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After Summer Scandal, ESPN Cans Rachel Nichols's 'The Jump' For New Show Starring Malika Andrews

Malika Andrews

Stephen A. Smith may be the face of ESPN, but Malika Andrews is the future. Andrews, 26, has been with the network since 2018, growing in influence and fame in the years since her arrival.

After working as an online writer, she debuted as ESPN's youngest sideline reporter during the 2020 NBA Bubble.

Now, according to ESPN, she will be getting her own show, 'NBA Today,' which will feature a panel of the network's most prestigious NBA journalists.

Andrews will be joined by ESPN NBA analysts Kendrick Perkins, Chiney Ogwumike, Vince Carter and ESPN Senior Writer Zach Lowe to form the NBA Today panel. Additionally, ESPN Senior NBA Insider Adrian Wojnarowski and ESPN NBA Insider and Senior Writer Ramona Shelburne will be among several top ESPN NBA reporters contributing updates from around the league.

The show will replace 'The Jump,' a now-expired program led by Rachel Nichols. No doubt, the move is a direct response to the controversy that got exposed this past summer, involving a recording of Nichols bashing the network for their decision to have Andrews take her place in the 2020 Finals.

Late Tuesday night, an anonymous party sent a Deadspin reporter four videos, which appeared to be a cell phone recording of a video feed, that shows ESPN’s Rachel Nichols, host of the afternoon NBA show The Jump, in a phone conversation with an unidentified man about personnel matters at the network.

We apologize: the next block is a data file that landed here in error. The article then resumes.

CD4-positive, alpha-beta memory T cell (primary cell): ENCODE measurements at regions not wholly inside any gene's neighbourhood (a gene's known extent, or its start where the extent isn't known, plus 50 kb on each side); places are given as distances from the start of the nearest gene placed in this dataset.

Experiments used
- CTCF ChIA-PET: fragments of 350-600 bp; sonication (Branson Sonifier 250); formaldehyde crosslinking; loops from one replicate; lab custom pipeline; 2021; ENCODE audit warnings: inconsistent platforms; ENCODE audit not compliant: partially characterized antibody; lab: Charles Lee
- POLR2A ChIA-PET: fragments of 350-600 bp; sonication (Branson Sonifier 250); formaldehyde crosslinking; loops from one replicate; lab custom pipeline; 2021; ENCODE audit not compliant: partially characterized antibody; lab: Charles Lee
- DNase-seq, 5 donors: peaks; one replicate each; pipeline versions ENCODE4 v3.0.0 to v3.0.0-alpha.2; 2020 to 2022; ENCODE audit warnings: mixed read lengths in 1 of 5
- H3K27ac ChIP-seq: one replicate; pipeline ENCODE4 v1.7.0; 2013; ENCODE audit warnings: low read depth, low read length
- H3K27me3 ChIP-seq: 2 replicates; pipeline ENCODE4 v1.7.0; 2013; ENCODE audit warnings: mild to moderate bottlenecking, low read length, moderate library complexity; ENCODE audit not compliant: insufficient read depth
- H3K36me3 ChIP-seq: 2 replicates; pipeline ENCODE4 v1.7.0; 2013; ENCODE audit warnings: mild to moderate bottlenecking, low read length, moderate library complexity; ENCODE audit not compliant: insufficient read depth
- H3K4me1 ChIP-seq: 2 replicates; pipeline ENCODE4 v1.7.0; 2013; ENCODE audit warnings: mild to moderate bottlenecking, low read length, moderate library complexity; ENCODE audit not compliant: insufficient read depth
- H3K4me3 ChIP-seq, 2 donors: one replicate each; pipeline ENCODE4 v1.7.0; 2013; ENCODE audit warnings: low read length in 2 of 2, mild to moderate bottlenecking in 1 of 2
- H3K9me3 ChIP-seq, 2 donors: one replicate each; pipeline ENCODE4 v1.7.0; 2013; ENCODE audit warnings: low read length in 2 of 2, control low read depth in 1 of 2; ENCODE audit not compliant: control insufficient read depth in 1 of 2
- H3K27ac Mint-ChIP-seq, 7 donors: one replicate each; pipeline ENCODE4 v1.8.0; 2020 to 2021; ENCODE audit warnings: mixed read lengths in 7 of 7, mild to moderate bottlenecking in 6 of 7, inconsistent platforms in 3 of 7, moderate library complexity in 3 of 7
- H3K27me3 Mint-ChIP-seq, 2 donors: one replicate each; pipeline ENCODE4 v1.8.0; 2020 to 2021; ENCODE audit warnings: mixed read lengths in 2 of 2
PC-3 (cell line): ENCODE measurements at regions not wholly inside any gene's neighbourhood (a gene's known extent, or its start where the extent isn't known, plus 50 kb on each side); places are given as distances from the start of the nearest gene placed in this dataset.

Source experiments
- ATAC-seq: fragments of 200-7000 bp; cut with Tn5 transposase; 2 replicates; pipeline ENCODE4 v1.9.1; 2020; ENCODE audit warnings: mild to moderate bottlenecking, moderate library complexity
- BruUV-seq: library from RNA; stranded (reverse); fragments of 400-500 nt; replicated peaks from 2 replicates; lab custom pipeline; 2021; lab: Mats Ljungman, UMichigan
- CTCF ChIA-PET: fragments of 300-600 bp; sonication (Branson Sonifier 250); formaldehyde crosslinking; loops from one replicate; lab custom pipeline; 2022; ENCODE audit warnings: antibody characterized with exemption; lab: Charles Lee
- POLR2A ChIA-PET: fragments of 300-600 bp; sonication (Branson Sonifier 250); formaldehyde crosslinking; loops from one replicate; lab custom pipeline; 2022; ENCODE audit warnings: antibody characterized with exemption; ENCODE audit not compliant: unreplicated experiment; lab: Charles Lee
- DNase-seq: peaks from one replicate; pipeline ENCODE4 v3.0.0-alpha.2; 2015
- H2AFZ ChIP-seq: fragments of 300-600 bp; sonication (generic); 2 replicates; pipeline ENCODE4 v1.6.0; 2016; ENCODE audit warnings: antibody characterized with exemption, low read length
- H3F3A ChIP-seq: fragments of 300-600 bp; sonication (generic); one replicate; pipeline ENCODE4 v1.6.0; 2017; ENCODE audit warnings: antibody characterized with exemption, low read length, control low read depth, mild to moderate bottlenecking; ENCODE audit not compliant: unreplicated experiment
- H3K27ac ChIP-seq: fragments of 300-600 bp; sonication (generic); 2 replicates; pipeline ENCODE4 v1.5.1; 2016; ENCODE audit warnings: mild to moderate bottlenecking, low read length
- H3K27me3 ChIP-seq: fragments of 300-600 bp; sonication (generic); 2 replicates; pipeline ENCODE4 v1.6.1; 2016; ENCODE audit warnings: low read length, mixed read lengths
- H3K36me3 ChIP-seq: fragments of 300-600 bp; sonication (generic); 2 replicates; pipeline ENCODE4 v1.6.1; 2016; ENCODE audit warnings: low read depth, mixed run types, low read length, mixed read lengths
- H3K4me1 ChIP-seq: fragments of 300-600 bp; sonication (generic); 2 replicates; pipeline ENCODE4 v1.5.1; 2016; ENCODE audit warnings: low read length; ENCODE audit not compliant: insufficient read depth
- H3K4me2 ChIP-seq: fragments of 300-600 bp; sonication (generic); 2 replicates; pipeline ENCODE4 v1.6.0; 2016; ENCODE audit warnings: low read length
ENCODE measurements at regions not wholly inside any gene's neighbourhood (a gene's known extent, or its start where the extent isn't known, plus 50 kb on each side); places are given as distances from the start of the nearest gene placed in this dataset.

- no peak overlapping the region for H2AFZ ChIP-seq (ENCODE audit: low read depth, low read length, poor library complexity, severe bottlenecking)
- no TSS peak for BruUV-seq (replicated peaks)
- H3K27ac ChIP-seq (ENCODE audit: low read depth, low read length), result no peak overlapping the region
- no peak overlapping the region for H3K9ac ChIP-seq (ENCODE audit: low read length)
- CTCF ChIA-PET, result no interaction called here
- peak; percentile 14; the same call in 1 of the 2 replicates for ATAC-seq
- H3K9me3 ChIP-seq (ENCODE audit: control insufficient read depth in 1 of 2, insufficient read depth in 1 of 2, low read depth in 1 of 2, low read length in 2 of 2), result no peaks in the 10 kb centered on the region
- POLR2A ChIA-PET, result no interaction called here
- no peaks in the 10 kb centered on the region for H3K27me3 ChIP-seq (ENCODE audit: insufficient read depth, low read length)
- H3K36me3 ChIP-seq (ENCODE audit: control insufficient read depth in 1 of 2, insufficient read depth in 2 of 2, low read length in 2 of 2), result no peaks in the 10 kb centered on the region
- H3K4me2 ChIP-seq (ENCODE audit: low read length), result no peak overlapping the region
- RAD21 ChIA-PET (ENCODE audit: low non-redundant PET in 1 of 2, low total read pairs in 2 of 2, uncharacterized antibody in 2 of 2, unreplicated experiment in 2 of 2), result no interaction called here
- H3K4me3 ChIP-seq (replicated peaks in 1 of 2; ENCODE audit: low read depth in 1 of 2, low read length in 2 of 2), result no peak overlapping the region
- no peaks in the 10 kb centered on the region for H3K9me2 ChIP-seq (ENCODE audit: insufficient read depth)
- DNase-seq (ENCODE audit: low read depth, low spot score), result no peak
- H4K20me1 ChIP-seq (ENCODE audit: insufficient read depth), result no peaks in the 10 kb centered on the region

Nichols (whose face never appears on camera) and the other party to the call discuss Nichols’ career, ESPN staff, and the World Wide Leader’s decision about who will host the network’s coverage of the NBA Finals. In light of privacy concerns and our being unable to view the entirety of the conversation recorded, we have chosen not to detail the conversation or post the video of the call. Sources have told Deadspin that the entire video of Nichols’ conversation was 30 minutes long. Deadspin received about four minutes of edited footage. It is also worth noting that the videos were sent to Deadspin as an attempt to discredit Nichols’ job status within ESPN, and with the public at large, with the anonymous source texting our reporter that the videos would “expose” Nichols as a “back-stabber” and a phony ally.

ESPN has pretty much removed Nichols from the public eye, drawing some questions on what could be next for her career.

In the meantime, the network has gone all-in on Andrews, and the majority of fans are fully supporting it.